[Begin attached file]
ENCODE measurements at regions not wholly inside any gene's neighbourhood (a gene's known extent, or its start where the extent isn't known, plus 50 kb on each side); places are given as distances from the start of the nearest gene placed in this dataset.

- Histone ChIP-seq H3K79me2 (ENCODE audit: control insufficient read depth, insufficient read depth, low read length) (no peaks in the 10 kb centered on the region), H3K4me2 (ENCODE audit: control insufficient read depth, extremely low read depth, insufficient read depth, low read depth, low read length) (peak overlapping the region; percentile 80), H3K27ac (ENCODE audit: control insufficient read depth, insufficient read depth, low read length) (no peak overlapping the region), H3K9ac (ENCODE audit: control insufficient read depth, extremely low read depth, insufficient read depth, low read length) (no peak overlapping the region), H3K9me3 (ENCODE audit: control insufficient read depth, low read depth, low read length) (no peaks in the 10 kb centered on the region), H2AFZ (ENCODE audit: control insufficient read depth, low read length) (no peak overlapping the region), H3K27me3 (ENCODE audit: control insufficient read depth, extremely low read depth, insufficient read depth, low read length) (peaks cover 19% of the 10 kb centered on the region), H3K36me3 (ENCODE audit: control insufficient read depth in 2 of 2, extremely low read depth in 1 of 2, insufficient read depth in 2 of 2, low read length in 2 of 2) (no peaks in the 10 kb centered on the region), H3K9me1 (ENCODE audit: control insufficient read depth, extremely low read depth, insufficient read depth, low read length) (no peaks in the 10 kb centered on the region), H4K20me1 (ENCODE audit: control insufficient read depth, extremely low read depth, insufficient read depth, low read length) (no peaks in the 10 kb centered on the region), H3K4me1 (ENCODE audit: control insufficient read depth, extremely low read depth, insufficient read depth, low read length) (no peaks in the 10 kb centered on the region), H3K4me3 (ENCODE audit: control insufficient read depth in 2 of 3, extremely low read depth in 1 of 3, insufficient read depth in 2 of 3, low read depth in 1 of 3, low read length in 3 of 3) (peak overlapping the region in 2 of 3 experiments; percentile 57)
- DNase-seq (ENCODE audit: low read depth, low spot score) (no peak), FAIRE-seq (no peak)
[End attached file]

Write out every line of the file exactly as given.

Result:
ENCODE measurements at regions not wholly inside any gene's neighbourhood (a gene's known extent, or its start where the extent isn't known, plus 50 kb on each side); places are given as distances from the start of the nearest gene placed in this dataset.

- Histone ChIP-seq H3K79me2 (ENCODE audit: control insufficient read depth, insufficient read depth, low read length) (no peaks in the 10 kb centered on the region), H3K4me2 (ENCODE audit: control insufficient read depth, extremely low read depth, insufficient read depth, low read depth, low read length) (peak overlapping the region; percentile 80), H3K27ac (ENCODE audit: control insufficient read depth, insufficient read depth, low read length) (no peak overlapping the region), H3K9ac (ENCODE audit: control insufficient read depth, extremely low read depth, insufficient read depth, low read length) (no peak overlapping the region), H3K9me3 (ENCODE audit: control insufficient read depth, low read depth, low read length) (no peaks in the 10 kb centered on the region), H2AFZ (ENCODE audit: control insufficient read depth, low read length) (no peak overlapping the region), H3K27me3 (ENCODE audit: control insufficient read depth, extremely low read depth, insufficient read depth, low read length) (peaks cover 19% of the 10 kb centered on the region), H3K36me3 (ENCODE audit: control insufficient read depth in 2 of 2, extremely low read depth in 1 of 2, insufficient read depth in 2 of 2, low read length in 2 of 2) (no peaks in the 10 kb centered on the region), H3K9me1 (ENCODE audit: control insufficient read depth, extremely low read depth, insufficient read depth, low read length) (no peaks in the 10 kb centered on the region), H4K20me1 (ENCODE audit: control insufficient read depth, extremely low read depth, insufficient read depth, low read length) (no peaks in the 10 kb centered on the region), H3K4me1 (ENCODE audit: control insufficient read depth, extremely low read depth, insufficient read depth, low read length) (no peaks in the 10 kb centered on the region), H3K4me3 (ENCODE audit: control insufficient read depth in 2 of 3, extremely low read depth in 1 of 3, insufficient read depth in 2 of 3, low read depth in 1 of 3, low read length in 3 of 3) (peak overlapping the region in 2 of 3 experiments; percentile 57)
- DNase-seq (ENCODE audit: low read depth, low spot score) (no peak), FAIRE-seq (no peak)